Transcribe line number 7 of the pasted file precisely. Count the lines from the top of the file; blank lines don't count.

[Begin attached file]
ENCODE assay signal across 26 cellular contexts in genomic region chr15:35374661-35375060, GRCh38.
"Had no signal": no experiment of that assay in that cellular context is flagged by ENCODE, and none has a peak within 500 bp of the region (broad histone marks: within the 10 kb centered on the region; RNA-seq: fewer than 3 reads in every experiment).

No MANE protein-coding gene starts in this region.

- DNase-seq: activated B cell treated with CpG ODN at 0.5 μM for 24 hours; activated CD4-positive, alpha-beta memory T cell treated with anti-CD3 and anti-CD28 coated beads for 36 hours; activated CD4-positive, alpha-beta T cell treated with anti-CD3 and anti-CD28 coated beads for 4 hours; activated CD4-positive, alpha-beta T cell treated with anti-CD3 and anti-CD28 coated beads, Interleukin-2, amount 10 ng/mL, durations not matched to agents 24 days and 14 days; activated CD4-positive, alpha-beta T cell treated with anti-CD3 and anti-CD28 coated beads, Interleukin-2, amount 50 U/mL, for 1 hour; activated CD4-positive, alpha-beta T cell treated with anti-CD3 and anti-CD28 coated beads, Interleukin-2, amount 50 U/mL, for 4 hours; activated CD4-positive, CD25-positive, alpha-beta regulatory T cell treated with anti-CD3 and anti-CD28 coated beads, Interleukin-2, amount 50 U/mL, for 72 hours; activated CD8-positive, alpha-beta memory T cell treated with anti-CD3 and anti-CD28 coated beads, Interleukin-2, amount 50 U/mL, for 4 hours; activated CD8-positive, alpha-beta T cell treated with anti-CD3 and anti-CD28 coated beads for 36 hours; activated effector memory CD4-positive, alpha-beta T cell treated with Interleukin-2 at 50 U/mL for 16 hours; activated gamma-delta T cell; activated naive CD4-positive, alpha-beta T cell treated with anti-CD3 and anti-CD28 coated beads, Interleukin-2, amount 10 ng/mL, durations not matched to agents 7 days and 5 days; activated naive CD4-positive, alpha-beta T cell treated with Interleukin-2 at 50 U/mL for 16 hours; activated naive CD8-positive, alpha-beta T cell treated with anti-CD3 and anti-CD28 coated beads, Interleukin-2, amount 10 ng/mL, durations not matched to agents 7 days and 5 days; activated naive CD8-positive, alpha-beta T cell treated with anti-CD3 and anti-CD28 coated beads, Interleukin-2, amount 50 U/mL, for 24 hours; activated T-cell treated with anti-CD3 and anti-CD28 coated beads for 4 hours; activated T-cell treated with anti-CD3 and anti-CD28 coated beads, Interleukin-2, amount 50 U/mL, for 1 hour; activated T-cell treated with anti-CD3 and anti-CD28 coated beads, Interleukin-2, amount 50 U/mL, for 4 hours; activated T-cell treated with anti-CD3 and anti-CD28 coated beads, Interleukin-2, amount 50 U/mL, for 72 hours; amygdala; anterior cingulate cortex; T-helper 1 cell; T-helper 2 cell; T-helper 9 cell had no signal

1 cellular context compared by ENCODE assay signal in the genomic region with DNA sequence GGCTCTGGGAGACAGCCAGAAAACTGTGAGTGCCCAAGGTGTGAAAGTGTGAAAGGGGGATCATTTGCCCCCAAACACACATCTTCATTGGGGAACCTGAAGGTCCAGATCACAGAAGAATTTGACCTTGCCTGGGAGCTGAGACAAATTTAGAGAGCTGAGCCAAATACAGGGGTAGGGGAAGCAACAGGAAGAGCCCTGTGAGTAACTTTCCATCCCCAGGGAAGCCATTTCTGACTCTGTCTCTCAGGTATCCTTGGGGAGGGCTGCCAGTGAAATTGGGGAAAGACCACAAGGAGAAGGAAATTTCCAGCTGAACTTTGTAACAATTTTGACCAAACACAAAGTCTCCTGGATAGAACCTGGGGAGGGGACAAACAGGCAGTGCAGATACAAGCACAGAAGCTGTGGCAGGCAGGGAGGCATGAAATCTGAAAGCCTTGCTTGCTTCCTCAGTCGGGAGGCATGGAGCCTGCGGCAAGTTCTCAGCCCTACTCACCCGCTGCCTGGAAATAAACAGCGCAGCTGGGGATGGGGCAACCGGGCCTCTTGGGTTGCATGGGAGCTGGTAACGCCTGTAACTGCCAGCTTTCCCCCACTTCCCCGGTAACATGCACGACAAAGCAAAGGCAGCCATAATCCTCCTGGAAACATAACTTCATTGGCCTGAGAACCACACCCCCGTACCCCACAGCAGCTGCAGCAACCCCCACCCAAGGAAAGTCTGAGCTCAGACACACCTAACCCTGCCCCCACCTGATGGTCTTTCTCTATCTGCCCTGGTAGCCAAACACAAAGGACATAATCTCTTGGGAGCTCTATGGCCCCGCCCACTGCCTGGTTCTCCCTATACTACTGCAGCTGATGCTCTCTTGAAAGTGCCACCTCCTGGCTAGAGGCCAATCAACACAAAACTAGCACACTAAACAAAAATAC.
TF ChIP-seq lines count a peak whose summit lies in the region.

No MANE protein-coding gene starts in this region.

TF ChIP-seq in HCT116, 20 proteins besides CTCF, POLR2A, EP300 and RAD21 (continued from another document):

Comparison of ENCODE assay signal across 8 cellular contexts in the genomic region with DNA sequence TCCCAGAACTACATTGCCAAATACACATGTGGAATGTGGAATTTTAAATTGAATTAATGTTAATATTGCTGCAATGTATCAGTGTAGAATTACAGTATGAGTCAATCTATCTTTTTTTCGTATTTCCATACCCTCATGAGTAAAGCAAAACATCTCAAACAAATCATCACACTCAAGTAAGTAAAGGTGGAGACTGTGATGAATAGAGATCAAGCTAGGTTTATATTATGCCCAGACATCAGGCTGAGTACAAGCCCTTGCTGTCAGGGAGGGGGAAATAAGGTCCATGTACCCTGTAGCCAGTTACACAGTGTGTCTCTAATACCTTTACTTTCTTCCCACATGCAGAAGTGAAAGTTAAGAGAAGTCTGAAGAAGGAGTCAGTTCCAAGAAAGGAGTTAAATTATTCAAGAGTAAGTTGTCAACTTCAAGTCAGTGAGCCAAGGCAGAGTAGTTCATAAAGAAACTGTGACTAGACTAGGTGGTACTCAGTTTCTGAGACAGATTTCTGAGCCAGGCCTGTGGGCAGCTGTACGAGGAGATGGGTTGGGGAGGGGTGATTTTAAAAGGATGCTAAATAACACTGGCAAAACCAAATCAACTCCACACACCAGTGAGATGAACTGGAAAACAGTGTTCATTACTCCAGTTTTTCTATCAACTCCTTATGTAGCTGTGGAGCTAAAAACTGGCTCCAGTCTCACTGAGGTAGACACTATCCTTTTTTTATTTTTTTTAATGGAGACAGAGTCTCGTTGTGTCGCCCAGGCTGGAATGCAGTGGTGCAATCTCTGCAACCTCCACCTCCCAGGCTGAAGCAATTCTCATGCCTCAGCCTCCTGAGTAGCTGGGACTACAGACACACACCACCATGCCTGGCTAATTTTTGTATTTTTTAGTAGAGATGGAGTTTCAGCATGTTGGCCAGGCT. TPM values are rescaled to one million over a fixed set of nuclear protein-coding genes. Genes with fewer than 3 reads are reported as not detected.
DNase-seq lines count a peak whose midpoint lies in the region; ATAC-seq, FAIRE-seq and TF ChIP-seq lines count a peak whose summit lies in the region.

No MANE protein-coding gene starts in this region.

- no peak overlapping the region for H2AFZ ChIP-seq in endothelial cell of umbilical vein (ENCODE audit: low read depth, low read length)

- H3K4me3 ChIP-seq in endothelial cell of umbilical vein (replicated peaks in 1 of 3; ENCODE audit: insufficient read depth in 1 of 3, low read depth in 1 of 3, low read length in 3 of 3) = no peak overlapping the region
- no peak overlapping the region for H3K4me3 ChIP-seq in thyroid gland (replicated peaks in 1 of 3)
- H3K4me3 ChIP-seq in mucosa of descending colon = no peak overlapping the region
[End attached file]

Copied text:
No MANE protein-coding gene starts in this region.